countries. Purchasing management professionals must always assess potential suppliers in terms of the supplier's ability to deliver quality merchandise at a suitable price on time. Purchasing management professionals must be good negotiators, understand technical product information, have good mathematical ability, understand spreadsheet software, understand marketing methodology, and be outstanding decision makers. Increased responsibilities in purchasing management require good leadership skills, and higher positions often require a master's degree in a business related subject. Entry level purchasing management positions such as junior buyers, assistant buyers, and purchasing clerks, often require a college degree and some product knowledge. Larger distributors may require a bachelor's degree for entry level purchasing management positions. Training and learning typically start in sales, then supervision, and invoice and stock monitoring. Professional purchasing management designations include Certified Purchasing Professional (CPP) in the United States, and Certified Professional Purchaser (CPP) in Canada. Purchasing managers, buyers, and materials managers control budgets, manage staff, and may analyze procurement methods as well as negotiate supplier contracts. Purchasing management professionals must understand tax laws, purchasing trends, ethics, and global outsourcing issues. Buyers and purchasing agents usually deal specifically with purchasing tasks, while purchasing managers usually supervise others, including purchasing agents. However, titles and duties vary greatly between industries and employers. Buyers often have assistants to place orders and keep track of delivery details. Buyers need the ability to select products that consumers will want to buy, so they need to understand trends as well as economic conditions that affect consumer buying decisions. Buyers employed in small stores may be responsible for purchasing the store's entire inventory, while buyers working for larger operations may focus on a few product lines. A Purchasing Manager is an employee within a company, business or other organization who is responsible at some level for buying or approving the acquisition of goods and services needed by the company. The position responsibilities may be the same as that of a buyer or purchasing agent, or may include wider supervisory or managerial responsibilities. A Purchasing Manager may oversee the acquisition of materials needed for production, general supplies for offices and facilities, equipment, or construction contracts. A Purchasing Manager often supervises purchasing agents and buyers, but in small companies the Purchasing Manager may also be the purchasing agent or buyer. A Purchasing Manager's responsibilities may include:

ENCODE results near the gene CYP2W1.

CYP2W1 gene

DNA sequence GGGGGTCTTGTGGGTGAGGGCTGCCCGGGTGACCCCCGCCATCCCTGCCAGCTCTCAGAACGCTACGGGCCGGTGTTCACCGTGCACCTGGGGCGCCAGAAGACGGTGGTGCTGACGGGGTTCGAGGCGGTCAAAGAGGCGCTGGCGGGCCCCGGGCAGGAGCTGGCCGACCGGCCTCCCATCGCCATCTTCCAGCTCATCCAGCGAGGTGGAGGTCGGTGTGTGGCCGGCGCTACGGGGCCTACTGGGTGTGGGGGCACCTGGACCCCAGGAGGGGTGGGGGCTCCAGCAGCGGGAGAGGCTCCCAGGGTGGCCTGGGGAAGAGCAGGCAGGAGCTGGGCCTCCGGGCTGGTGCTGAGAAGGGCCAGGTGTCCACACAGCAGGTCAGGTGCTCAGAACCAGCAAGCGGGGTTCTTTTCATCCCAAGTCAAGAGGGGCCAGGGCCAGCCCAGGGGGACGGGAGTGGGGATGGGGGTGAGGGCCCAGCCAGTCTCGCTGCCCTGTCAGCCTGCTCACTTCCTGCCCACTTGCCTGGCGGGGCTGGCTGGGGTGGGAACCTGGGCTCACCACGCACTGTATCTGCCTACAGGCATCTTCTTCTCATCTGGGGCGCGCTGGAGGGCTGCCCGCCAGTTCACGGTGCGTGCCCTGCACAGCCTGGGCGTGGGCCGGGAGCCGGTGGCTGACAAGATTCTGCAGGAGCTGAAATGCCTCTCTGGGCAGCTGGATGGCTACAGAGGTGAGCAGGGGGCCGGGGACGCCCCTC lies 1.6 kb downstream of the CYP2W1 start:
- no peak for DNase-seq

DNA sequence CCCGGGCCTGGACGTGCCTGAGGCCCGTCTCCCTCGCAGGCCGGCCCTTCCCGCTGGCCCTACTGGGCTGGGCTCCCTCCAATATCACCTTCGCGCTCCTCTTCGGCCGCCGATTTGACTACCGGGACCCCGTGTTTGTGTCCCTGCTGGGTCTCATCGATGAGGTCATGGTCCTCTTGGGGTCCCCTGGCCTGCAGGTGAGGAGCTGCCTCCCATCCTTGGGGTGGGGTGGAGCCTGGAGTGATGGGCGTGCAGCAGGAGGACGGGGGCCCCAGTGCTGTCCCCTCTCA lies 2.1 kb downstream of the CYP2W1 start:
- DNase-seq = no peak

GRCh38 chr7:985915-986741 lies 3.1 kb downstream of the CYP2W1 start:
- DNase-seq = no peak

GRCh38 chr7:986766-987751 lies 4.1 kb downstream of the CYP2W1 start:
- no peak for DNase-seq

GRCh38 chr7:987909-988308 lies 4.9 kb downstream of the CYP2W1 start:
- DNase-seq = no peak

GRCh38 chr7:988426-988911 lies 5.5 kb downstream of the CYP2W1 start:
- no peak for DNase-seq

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seeking reliable vendors or suppliers to provide quality goods at reasonable prices negotiating prices and contracts reviewing technical specifications for raw materials, components, equipment or buildings determining quantity and timing of deliveries (more commonly in small companies)